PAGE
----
Remove the block during cleaning?

Recorder Forum Home Page Forum Recorder Makes, Models and Maintenance Remove the block during cleaning?

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    Diana K.

    I recently bought my first wood Mollenhauer, and am not sure whether removing the block during cleaning is a good idea. I saw the Team Recorder video where Sarah is demonstrating block removal and cleaning, but this is not something that Mollenhauer includes in its care instructions.

    Is it a good idea for a beginner to attempt this? Does this void the Mollenhauer warranty?

    Ken In Dallas

    No. It’s not a good idea for a beginner to remove the block.

    While it is something players sometimes learn to do, I believe most would say it’s an ‘advanced’ cleaning component by players and done only when required. Also, the damage the block might sustain would likely be visible and just might void your warranty.

    Wise to ask…. Welcome aboard ! — k —

    Diana K.

    Thank you much, Ken. I thought I’d seek the superior wisdom of this group before fiddling with the block! Good point about the warranty….wouldn’t want to void it….

    Ken In Dallas

    Quick question: Which voice (alto, tenor, etc.) and which wood did you choose? While I’m asking: how long do you have it and are you pleased with it. I ask cause I purchased a Pearwood Mollenhauer Alto about 18 month’s ago. I wasn’t pleased at first. I had it revoiced and now I love it. Great high register. Delightful sound. – k –

    Diana K.

    I purchased a Mollenhauer Denner rosewood soprano – but haven’t received it yet (it’s coming from the UK). I asked about the block because I want to be prepared! Also waiting on three altos I ordered on assignment from Lazar’s to try: Mollenhauer Denner pearwood, a tulipwood, and also a modern Mollenhauer alto (for kicks). I’ll see how that Denner pearwood sounds, given your experience with it….

    Diana K.

    I purchased a Mollenhauer Denner rosewood soprano – but haven’t received it yet (it’s coming from the UK). I asked about the block because I want to be prepared! Also waiting on three altos I ordered on assignment from Lazar’s to try: Mollenhauer Denner pearwood, a tulipwood, and also a modern Mollenhauer alto (for kicks). I’ll see how that Denner pearwood sounds, especially given your experience with it….!

    Ken In Dallas

    A Rosewood Soprano! How nice. My wooden Tenor is Rosewood, and I love it. I find Rosewood a balance of warmth and brilliance. Enjoy it in the best of health!

    Pearwood vs Tulipwood vs Modern — wow. You must post your impressions.

    Regarding ‘evaluations,’ Let me apologize in advance for the unrequested thoughts that follow, but my recent experience evaluating and purchasing a ‘blackwood’ Alto may be of some value. I had three sent to choose from: One handmade new, one handmade used, and a (1980s?) mid-priced factory instrument. Each day seemed to result in a new ‘first choice.’ In the end I discovered three or four important factors I came to focus on.

    First was if an instrument’s voice was more flute like (pure) or reedy (complex.)

    Two, how different sounding was the low G/G# from the nearby notes. Every Recorder seems to have issues with that hole to some degree. It may not be possible for it to be identical to the nearby notes, but I feel the less it ‘sticks out’ can be of help in blending and phrasing.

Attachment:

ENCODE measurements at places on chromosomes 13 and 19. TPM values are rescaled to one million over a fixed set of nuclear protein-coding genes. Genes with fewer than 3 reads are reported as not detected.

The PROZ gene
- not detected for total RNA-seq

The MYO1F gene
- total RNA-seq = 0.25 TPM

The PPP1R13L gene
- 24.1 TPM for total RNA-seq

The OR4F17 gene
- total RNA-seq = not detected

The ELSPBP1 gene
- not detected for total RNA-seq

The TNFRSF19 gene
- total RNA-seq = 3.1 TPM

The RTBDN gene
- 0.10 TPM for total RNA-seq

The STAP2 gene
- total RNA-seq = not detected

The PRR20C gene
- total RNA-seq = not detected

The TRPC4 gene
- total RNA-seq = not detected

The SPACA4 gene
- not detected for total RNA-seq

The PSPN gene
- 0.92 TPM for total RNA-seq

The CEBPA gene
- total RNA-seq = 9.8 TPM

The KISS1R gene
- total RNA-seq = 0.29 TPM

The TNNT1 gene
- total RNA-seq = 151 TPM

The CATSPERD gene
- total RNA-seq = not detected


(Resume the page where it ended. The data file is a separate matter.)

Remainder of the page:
Third is the low F with its own two issues: A, how much quieter is it than the notes near it. (All lowest Fs are quiet;) and B, how easy is it to get a good clean F note, especially on a faster passage. I spent hours rotating the foot for a low F on one of the ‘try-out’ Altos. I could not get that instrument to consistently play a clean F. I chose to reject the instrument despite it having the most beautiful overall voice of the three. It hurt to send it back.

    Regarding low F loudness: from what I understand, as you choose to make the foot ‘tube’ longer, the low F gets louder till it matches the nearby notes. The problem is that the right-hand pinky reach increases as well. This seems to be why the first key that’s added to some Altos and many Tenors is always on that last hole. But on a good instrument, F seems to be ‘acceptably’ close in volume.

    No two Recorders the same; no two players the same. I hope it was okay to share these post-evaluation thoughts. That week seemed very, very short.

    Diana K.

    Ken, no apologies necessary! I’m grateful to hear from people that have experience in selecting and playing recorders. I realize that everybody’s experience with specific recorders is different, but it sure is helpful for me to get broad guidance in sorting through the plethora of options.

    I like your evaluation criteria, and am adding it to my list of things to especially notice while playing different instruments. I’m also adding one of my own because of my right hand issues – ergonomics and weight of the instrument, which for me, go hand in hand.

    I’m not sure my thoughts on the alto Denner pearwood vs. tulip wood vs. the Modern pear wood with F foot will be all that helpful, as I’m having problems with all of them in consistently hitting low F/F#. I was surprised this was the case for me with the Modern – the F was easier to hit than the F#. I do find my hand position especially cramped with the Modern; to a lesser degree with the Denners. I did find the Modern projected better than the Denners, especially the lowest notes (when I could hit them). I really can’t hear a big difference between the pear wood and the tulip wood – maybe because I’m a beginner.